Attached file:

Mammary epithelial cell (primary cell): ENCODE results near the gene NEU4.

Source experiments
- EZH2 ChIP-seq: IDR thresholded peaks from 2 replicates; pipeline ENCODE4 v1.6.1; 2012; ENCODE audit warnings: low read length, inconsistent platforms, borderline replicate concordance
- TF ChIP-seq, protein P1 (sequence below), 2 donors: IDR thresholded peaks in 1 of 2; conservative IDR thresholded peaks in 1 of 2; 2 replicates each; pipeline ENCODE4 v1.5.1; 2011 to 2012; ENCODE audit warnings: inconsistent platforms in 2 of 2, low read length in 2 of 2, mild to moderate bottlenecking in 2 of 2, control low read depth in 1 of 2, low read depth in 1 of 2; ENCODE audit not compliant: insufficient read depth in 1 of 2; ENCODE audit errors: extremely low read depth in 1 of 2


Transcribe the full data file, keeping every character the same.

Mammary epithelial cell (primary cell): ENCODE results near the gene NEU4.

Source experiments
- EZH2 ChIP-seq: IDR thresholded peaks from 2 replicates; pipeline ENCODE4 v1.6.1; 2012; ENCODE audit warnings: low read length, inconsistent platforms, borderline replicate concordance
- TF ChIP-seq, protein P1 (sequence below), 2 donors: IDR thresholded peaks in 1 of 2; conservative IDR thresholded peaks in 1 of 2; 2 replicates each; pipeline ENCODE4 v1.5.1; 2011 to 2012; ENCODE audit warnings: inconsistent platforms in 2 of 2, low read length in 2 of 2, mild to moderate bottlenecking in 2 of 2, control low read depth in 1 of 2, low read depth in 1 of 2; ENCODE audit not compliant: insufficient read depth in 1 of 2; ENCODE audit errors: extremely low read depth in 1 of 2